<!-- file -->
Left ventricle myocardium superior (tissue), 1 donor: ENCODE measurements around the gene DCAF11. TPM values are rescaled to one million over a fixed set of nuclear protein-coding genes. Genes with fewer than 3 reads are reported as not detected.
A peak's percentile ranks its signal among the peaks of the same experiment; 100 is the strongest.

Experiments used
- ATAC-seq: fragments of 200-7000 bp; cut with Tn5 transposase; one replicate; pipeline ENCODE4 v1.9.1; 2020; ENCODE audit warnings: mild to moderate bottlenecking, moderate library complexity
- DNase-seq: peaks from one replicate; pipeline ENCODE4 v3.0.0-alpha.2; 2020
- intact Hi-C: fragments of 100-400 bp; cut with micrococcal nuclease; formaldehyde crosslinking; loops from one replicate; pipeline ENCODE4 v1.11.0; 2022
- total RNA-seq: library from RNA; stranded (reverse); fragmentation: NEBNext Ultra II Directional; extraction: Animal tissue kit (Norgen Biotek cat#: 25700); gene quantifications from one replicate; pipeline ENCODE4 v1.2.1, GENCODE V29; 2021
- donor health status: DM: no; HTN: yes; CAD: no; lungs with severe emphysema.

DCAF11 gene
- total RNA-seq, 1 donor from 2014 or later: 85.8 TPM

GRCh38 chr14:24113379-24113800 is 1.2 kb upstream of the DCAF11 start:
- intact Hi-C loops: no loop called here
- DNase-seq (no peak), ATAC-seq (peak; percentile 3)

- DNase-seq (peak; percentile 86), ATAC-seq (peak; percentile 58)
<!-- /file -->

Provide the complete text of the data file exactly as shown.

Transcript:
Left ventricle myocardium superior (tissue), 1 donor: ENCODE measurements around the gene DCAF11. TPM values are rescaled to one million over a fixed set of nuclear protein-coding genes. Genes with fewer than 3 reads are reported as not detected.
A peak's percentile ranks its signal among the peaks of the same experiment; 100 is the strongest.

Experiments used
- ATAC-seq: fragments of 200-7000 bp; cut with Tn5 transposase; one replicate; pipeline ENCODE4 v1.9.1; 2020; ENCODE audit warnings: mild to moderate bottlenecking, moderate library complexity
- DNase-seq: peaks from one replicate; pipeline ENCODE4 v3.0.0-alpha.2; 2020
- intact Hi-C: fragments of 100-400 bp; cut with micrococcal nuclease; formaldehyde crosslinking; loops from one replicate; pipeline ENCODE4 v1.11.0; 2022
- total RNA-seq: library from RNA; stranded (reverse); fragmentation: NEBNext Ultra II Directional; extraction: Animal tissue kit (Norgen Biotek cat#: 25700); gene quantifications from one replicate; pipeline ENCODE4 v1.2.1, GENCODE V29; 2021
- donor health status: DM: no; HTN: yes; CAD: no; lungs with severe emphysema.

DCAF11 gene
- total RNA-seq, 1 donor from 2014 or later: 85.8 TPM

GRCh38 chr14:24113379-24113800 is 1.2 kb upstream of the DCAF11 start:
- intact Hi-C loops: no loop called here
- DNase-seq (no peak), ATAC-seq (peak; percentile 3)

- DNase-seq (peak; percentile 86), ATAC-seq (peak; percentile 58)